5. The reason this is so worrying is because it's about getting people used to having their biometrics taken and used every day. If you've seen it everyday at school you'll be much less likely to worry about a new measure that involves it when you're an adult. Much like the adoption of id cards there are government papers on methods of getting people used to the idea. The terminal 5 biometrics are exactly the same – make the idea commonplace.

  6. The reason this is so worrying is because it’s about getting people used to having their biometrics taken and used every day. If you’ve seen it everyday at school you’ll be much less likely to worry about a new measure that involves it when you’re an adult. Much like the adoption of id cards there are government papers on methods of getting people used to the idea. The terminal 5 biometrics are exactly the same – make the idea commonplace.

  7. I think it's a great idea, if a little expensive. Why is everyone reacting with horror?

    Isn't the use of names also a 'gross intrusion of privacy' – through this method (of "naming people") we get to know who did something. Isn't that person having his privacy intruded upon?

    Seems to me fingerprinting is very efficient in finding out who did something, is that the problem?

  8. I think it’s a great idea, if a little expensive. Why is everyone reacting with horror?

    Isn’t the use of names also a ‘gross intrusion of privacy’ – through this method (of “naming people”) we get to know who did something. Isn’t that person having his privacy intruded upon?

    Seems to me fingerprinting is very efficient in finding out who did something, is that the problem?

  9. Ok, so let me get this straight: it's perfectly fine to let (a company like) Google track and store your every email, keyword searches, notes, pictures, videos, blog posts, agenda, medical information, etc… without even knowing exactly what Google does (or will do) with that information, but when a government introduces biometrics to make things more efficient, you all suddenly call for "revolution" and scream "intrusion of privacy!", "big brother is watching us!"…

    Seriously people… what the fuck?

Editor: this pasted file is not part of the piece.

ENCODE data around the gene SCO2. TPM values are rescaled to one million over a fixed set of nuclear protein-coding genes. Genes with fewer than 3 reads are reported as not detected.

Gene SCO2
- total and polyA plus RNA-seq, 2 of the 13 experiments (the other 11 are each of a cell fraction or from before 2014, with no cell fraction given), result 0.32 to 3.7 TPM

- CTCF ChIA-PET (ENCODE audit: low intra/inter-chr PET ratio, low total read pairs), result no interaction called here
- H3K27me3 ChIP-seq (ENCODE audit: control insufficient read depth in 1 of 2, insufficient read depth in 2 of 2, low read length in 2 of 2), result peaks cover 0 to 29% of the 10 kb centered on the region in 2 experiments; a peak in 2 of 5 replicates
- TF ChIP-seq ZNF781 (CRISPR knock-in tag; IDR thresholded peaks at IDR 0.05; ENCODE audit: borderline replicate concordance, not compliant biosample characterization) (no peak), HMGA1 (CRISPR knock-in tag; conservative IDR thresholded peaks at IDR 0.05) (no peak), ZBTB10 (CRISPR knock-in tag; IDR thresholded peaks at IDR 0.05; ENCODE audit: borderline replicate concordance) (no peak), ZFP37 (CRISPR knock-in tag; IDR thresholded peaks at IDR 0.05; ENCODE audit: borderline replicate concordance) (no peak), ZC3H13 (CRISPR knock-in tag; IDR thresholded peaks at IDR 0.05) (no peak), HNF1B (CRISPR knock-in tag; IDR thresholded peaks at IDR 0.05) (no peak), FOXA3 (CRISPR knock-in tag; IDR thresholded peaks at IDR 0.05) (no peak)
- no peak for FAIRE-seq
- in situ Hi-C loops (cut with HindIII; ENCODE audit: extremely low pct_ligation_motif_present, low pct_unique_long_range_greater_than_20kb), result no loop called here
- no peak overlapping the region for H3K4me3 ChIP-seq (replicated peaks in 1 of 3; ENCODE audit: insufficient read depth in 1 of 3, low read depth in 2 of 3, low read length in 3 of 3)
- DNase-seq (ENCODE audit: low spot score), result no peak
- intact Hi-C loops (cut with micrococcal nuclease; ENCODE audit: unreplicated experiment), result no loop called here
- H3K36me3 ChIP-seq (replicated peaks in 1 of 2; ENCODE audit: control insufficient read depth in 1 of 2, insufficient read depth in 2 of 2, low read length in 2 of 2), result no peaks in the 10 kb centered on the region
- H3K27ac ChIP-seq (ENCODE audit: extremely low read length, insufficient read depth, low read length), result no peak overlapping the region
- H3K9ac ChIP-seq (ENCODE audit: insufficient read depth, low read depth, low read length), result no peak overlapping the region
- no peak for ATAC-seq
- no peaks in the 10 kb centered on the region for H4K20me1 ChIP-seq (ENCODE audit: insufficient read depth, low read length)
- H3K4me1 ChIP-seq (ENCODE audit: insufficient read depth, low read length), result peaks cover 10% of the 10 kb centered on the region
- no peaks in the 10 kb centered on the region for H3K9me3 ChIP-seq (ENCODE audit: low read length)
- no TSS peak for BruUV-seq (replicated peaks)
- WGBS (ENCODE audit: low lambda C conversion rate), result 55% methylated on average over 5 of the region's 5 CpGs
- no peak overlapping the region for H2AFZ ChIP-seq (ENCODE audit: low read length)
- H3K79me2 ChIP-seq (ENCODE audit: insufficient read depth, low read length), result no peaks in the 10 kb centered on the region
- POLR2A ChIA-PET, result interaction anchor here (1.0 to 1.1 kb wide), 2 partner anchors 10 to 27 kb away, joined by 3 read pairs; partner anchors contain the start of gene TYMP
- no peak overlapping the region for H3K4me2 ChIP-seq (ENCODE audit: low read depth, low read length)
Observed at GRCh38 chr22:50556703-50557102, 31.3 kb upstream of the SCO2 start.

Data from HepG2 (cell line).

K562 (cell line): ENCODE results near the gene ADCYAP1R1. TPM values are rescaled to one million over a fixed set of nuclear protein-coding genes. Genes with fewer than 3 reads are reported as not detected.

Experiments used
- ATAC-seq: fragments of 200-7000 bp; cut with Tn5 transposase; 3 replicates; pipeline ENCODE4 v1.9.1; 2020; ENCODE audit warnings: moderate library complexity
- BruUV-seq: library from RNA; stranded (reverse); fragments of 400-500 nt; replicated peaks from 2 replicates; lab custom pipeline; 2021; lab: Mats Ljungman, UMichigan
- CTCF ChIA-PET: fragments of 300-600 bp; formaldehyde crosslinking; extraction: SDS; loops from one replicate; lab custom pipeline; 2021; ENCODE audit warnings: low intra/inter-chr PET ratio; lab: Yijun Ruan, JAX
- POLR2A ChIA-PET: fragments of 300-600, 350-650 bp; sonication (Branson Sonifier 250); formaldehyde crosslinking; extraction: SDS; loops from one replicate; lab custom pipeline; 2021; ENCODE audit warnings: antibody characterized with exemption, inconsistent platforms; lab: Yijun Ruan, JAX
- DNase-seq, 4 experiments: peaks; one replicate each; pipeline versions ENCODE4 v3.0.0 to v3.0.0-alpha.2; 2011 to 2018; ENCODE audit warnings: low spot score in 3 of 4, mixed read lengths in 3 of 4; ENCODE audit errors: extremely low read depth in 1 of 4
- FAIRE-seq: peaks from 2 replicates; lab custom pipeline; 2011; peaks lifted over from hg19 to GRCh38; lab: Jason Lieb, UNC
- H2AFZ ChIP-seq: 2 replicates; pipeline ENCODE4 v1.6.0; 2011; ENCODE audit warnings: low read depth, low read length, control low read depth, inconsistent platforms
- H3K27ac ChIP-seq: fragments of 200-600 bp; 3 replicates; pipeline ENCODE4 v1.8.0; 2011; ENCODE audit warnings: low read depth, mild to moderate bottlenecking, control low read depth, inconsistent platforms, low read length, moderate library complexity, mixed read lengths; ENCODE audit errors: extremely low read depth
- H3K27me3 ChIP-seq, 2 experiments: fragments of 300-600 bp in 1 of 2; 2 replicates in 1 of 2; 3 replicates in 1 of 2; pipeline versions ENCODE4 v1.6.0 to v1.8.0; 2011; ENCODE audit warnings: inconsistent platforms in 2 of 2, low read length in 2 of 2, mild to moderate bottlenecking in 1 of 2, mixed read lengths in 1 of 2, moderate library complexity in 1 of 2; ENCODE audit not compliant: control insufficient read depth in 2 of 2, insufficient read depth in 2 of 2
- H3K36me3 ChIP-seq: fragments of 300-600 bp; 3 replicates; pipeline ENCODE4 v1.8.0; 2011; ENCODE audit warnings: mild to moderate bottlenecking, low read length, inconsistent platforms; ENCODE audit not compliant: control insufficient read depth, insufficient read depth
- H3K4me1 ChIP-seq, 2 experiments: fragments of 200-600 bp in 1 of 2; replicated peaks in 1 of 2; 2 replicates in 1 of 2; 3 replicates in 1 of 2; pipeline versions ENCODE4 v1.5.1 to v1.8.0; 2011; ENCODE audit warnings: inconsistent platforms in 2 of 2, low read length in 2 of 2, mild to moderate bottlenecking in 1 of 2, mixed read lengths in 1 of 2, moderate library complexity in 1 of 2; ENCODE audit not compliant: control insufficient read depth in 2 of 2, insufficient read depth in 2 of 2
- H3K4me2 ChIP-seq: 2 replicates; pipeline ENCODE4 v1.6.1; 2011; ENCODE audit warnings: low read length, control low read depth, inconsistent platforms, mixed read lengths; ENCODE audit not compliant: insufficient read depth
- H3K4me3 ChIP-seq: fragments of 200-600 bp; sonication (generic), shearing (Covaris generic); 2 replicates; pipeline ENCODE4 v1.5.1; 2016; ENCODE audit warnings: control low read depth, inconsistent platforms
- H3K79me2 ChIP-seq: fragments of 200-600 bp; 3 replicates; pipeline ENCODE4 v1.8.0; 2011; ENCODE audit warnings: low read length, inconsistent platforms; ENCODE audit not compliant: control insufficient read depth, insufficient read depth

Don't get me wrong, I have my doubts about the real efficiency of biometrics (I'd prefer the magnetic card we use at my university e.g.), but I think it's good they are experimenting with it on a small scale before introducing it to the masses. It's NOT about "giving up your privacy" (lol, like you had that before), it's about simplifying things. Welcome to the 21st century…

  10. Ok, so let me get this straight: it’s perfectly fine to let (a company like) Google track and store your every email, keyword searches, notes, pictures, videos, blog posts, agenda, medical information, etc… without even knowing exactly what Google does (or will do) with that information, but when a government introduces biometrics to make things more efficient, you all suddenly call for “revolution” and scream “intrusion of privacy!”, “big brother is watching us!”…

    Seriously people… what the fuck?

    Don’t get me wrong, I have my doubts about the real efficiency of biometrics (I’d prefer the magnetic card we use at my university e.g.), but I think it’s good they are experimenting with it on a small scale before introducing it to the masses. It’s NOT about “giving up your privacy” (lol, like you had that before), it’s about simplifying things. Welcome to the 21st century…

  11. "Maybe part of me wonders where that photo is being stored now? "

    There is no photo. When you register your fingerprint, all that is stored is information about the relative position of certain points in your fingerprint, and the distance between those points. This is stored mathematically, and there is no way your fingerprint can be recalled based on that information.

  12. “Maybe part of me wonders where that photo is being stored now? ”

    There is no photo. When you register your fingerprint, all that is stored is information about the relative position of certain points in your fingerprint, and the distance between those points. This is stored mathematically, and there is no way your fingerprint can be recalled based on that information.

  13. I'm with Mark, I don't see how getting fingerprints from children is going to make anything more efficient or easier. What do you need the fingerprints for? It's not a police station, it's a school.

    I don't care too much about the privacy thing, and even though I'm not affected by this I still think that's a lot of money to be spent on something that seems so ambiguous.

  14. I’m with Mark, I don’t see how getting fingerprints from children is going to make anything more efficient or easier. What do you need the fingerprints for? It’s not a police station, it’s a school.

    I don’t care too much about the privacy thing, and even though I’m not affected by this I still think that’s a lot of money to be spent on something that seems so ambiguous.